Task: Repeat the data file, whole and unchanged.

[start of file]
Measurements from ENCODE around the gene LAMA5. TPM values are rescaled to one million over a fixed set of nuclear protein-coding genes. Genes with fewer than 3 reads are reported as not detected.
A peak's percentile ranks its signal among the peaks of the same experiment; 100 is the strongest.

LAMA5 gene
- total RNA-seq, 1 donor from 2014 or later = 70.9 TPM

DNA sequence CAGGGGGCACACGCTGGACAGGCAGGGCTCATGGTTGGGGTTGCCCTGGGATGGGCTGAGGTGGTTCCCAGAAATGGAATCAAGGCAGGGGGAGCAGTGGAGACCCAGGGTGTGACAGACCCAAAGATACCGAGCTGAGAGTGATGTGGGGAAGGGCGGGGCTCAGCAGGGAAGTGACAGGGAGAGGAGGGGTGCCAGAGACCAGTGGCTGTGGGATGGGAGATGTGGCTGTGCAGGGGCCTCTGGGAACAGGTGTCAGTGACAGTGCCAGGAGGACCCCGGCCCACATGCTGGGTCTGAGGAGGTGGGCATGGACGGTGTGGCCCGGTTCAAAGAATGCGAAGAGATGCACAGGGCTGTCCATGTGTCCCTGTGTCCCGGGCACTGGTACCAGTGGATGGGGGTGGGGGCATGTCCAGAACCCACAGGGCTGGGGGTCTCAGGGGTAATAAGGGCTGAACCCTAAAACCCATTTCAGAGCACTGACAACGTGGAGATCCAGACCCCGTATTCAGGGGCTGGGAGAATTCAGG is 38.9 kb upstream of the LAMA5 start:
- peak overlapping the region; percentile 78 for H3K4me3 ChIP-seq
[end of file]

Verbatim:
Measurements from ENCODE around the gene LAMA5. TPM values are rescaled to one million over a fixed set of nuclear protein-coding genes. Genes with fewer than 3 reads are reported as not detected.
A peak's percentile ranks its signal among the peaks of the same experiment; 100 is the strongest.

LAMA5 gene
- total RNA-seq, 1 donor from 2014 or later = 70.9 TPM

DNA sequence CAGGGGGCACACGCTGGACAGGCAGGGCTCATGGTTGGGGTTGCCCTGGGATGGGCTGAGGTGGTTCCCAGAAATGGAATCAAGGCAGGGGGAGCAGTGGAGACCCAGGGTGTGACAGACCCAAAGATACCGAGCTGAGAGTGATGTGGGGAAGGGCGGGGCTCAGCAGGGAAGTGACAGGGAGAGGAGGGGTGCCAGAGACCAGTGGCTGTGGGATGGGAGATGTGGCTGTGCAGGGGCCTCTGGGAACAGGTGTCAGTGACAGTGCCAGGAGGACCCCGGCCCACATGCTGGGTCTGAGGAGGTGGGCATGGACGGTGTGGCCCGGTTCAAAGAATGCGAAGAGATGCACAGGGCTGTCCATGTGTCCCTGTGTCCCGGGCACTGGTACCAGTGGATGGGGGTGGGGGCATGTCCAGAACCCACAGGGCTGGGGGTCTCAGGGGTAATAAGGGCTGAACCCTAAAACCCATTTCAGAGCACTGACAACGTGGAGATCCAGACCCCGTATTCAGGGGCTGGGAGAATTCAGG is 38.9 kb upstream of the LAMA5 start:
- peak overlapping the region; percentile 78 for H3K4me3 ChIP-seq